You know cake and candy aren't so great for you, and you don't start your day with donuts, but many of us still suffer the swings of blood sugar. Answer yes to these, and you might want to make a few adjustments...
1. Are your hungry at 10am, even after a healthy breakfast?
2. Do you crash after lunch and feel like you need a siesta?
3. Do you feel shaky if you go 2-3hrs without eating?
4. Do you get "hangry?"
5. Do you have an ever-present sweet tooth?
First of all, this will be helpful...
The Basics of Blood Sugar
I'll refer to the glycemic index in this blog. In case this is a new term for you- the glycemic index ranks foods based on how they affect blood sugar. Working on a scale of 1-100- the higher the number the greater and faster the spike in blood glucose, the lower the number the more controlled, slow increase of sugar into the bloodstream. To lower the glycemic index of your meals, think fat and fiber.
Fat and fiber both slow digestion and therefore slow the release of the sugars that they accompany. Fat requires a more in-depth metabolic process than glycolosis so, in simple terms, it takes you longer to digest your meal, leaving you satisfied longer.
When you eat foods in their whole, unprocessed form, carbohydrates are often encased in fiber. This would be an apple instead of apple sauce, whole grains instead of refined, an orange instead of orange juice, etc. To get to the glucose (or fructose) you're chewing, churning, and enzymatically breaking through the cellulose that surrounds it.
Why is blood sugar regulation important?
1. Insulin and Inflammation
Every time you eat, your pancreas releases insulin to allow sugars from the blood stream into the cells. All fine and good, it's an amazing system, but....in excess, insulin perpetuates an inflammatory cycle, leads to abdominal fat storage, and inhibits our ability to burn stored body fat. Chronic high blood sugar and inflammation is hard on every body system, but particularly detrimental for arterial health. Recent science suggests that elevated Hemoglobin A1C (a blood marker indicating blood sugar levels over a longer period of time) are correlated with increased risk of atherosclerosis. Managing inflammation via a controlled blood sugar is a key component of a heart healthy diet.
2. Mood Stability
The crash that follows a blood sugar spike can show itself through a short temper, aggression, grouchiness, or sensitivity and tearfulness. Like the Snickers ad says, "your're not you when you're hungry." The ad isn't exactly describing hunger; it describes a symptom of low blood sugar, also known as "hangry." Eating a balanced, low glycemic diet that allows you to be you, not the hangry, moody version of you.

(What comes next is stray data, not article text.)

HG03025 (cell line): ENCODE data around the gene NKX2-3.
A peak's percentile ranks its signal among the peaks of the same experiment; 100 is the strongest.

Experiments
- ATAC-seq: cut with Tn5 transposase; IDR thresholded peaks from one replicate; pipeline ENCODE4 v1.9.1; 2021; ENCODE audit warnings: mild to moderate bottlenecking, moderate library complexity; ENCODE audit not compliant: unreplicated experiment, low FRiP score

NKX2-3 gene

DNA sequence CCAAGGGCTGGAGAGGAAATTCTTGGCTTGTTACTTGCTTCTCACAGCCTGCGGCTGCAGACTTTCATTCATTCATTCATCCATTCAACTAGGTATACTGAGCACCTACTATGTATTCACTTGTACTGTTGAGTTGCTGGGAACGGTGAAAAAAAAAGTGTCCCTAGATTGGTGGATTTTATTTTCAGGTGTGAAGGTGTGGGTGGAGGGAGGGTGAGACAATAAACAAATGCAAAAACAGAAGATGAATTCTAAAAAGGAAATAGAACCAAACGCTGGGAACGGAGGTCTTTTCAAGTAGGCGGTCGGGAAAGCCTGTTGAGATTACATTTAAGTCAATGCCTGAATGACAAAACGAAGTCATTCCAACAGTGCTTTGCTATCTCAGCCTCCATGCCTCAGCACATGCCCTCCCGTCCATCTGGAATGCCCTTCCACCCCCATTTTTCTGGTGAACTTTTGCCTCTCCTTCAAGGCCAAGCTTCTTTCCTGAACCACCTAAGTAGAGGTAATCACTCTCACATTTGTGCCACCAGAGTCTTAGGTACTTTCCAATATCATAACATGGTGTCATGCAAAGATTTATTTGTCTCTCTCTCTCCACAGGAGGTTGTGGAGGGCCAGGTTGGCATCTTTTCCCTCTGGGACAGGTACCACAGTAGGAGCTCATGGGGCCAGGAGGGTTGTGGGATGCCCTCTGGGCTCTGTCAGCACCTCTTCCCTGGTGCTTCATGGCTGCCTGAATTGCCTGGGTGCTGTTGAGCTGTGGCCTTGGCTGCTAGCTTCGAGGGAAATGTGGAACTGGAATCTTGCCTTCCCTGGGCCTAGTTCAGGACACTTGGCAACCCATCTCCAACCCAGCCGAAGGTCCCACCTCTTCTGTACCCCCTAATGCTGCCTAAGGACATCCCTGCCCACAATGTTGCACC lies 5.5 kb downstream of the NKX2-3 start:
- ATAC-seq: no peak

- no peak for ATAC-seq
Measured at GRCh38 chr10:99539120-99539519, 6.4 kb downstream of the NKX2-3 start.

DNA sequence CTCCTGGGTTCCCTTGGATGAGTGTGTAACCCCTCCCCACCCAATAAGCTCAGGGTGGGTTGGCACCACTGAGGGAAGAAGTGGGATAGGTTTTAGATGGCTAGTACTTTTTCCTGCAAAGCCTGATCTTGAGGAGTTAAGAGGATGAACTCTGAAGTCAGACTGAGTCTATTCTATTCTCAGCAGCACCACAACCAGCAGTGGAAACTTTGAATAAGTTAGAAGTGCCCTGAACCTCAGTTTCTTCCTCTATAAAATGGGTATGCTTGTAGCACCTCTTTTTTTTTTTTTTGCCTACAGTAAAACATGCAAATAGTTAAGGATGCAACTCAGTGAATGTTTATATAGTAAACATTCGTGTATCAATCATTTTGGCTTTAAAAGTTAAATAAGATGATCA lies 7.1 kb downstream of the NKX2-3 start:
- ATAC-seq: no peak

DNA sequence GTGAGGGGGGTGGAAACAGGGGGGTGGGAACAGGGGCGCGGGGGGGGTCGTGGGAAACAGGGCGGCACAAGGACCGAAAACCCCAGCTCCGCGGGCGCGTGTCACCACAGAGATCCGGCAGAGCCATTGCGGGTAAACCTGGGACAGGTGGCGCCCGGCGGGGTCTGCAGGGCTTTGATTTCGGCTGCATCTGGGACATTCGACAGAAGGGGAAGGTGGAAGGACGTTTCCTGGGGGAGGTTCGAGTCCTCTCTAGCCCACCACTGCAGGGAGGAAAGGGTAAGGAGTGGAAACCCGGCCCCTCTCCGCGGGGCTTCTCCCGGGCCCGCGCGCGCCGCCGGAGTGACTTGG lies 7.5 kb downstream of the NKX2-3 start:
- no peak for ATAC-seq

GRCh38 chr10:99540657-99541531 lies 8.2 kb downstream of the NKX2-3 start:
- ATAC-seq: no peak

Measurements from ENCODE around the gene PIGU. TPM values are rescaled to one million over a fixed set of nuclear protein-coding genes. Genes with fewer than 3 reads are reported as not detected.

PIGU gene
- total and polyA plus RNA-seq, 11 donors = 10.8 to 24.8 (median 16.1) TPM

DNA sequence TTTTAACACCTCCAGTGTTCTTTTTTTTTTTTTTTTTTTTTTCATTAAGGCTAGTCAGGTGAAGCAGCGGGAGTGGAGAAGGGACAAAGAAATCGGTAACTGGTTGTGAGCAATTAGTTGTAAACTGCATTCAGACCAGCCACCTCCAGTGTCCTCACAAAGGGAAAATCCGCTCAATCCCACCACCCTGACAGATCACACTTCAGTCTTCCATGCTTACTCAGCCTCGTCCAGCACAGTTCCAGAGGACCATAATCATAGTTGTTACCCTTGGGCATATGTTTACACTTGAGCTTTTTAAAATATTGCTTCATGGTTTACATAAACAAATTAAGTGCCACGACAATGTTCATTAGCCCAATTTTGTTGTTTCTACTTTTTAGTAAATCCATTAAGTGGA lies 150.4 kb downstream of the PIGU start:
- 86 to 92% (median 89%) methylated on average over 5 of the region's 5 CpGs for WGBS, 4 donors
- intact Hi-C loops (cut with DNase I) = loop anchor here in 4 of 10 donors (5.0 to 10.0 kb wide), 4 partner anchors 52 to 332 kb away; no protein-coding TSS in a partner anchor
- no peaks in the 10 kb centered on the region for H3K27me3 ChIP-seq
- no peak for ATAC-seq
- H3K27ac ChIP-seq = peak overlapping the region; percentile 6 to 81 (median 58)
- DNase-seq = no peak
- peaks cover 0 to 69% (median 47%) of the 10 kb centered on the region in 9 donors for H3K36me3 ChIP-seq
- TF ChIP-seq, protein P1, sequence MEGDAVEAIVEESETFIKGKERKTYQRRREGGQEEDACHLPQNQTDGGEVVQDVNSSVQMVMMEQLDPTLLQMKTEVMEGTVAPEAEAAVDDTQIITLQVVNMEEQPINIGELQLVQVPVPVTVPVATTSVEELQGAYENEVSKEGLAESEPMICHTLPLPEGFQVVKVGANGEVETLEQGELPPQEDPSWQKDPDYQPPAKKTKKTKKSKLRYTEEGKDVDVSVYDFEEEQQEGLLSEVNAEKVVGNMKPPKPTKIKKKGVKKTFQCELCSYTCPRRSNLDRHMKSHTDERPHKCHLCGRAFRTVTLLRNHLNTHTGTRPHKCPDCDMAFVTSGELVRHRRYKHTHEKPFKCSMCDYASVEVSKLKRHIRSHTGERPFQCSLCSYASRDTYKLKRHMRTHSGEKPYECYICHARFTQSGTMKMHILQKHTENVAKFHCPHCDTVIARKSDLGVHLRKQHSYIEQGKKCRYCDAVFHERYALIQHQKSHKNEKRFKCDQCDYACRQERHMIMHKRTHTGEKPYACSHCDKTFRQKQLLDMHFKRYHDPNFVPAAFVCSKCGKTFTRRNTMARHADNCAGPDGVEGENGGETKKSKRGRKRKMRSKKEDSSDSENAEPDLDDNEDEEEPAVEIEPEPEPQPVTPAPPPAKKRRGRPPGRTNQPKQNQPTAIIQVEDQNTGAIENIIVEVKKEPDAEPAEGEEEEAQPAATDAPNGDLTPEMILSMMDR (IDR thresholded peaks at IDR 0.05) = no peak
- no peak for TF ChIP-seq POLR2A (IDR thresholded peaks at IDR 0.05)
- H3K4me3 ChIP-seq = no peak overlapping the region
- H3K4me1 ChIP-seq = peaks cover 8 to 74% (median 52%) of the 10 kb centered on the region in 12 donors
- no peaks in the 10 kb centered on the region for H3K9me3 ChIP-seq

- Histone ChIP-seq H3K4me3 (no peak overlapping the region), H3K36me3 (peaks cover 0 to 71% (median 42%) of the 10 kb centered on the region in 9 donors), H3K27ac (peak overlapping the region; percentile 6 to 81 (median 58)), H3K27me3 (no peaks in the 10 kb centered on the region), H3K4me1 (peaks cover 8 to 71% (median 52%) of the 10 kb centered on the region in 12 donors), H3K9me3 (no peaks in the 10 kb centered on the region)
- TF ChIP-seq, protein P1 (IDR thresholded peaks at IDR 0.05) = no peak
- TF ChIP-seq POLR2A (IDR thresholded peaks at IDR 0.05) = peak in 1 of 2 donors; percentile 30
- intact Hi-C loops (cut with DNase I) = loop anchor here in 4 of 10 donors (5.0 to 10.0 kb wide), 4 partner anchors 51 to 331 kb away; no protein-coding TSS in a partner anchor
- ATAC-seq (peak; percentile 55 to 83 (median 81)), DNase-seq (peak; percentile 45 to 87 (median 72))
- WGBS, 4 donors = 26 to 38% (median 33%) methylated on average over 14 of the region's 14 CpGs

3. Physical and Mental Energy Levels
Suffering major energy swings following meals or when you're getting a little hungry is a sign of poor blood sugar control. Managing your blood sugar with low glycemic foods rewards you with stable and reliable energy throughout the day. Low glycemic foods are digested slowly, providing time-released glucose into the bloodstream- no spike and no crash! If you're not two or ninety-two, you shouldn't have to take a nap after lunch! Get control over your energy levels and you'll undoubtedly perform better at work, at the gym, and at life in general.
The Take Away
You don't have to go Keto or even low carb to better manage your blood sugar. Carbs can be a nutritious and energy-yielding component of a well-balanced diet. To balance your diet and optimize your blood sugar, pair carbs with fat, fiber and some protein, choose foods in or close to their natural form, and avoid added sugars that hide in beverages, sauces, dressings, and packaged foods.
Smart Swap Ideas
Instead of oatmeal, try an egg or two over sautéed spinach or kale with a small-medium sized sweet potato
Instead of a granola bar, try a clementine and handful of macadamia nuts
Instead of your usual pasta dish, try spaghetti squash with chicken or salmon and a creamy avocado dressing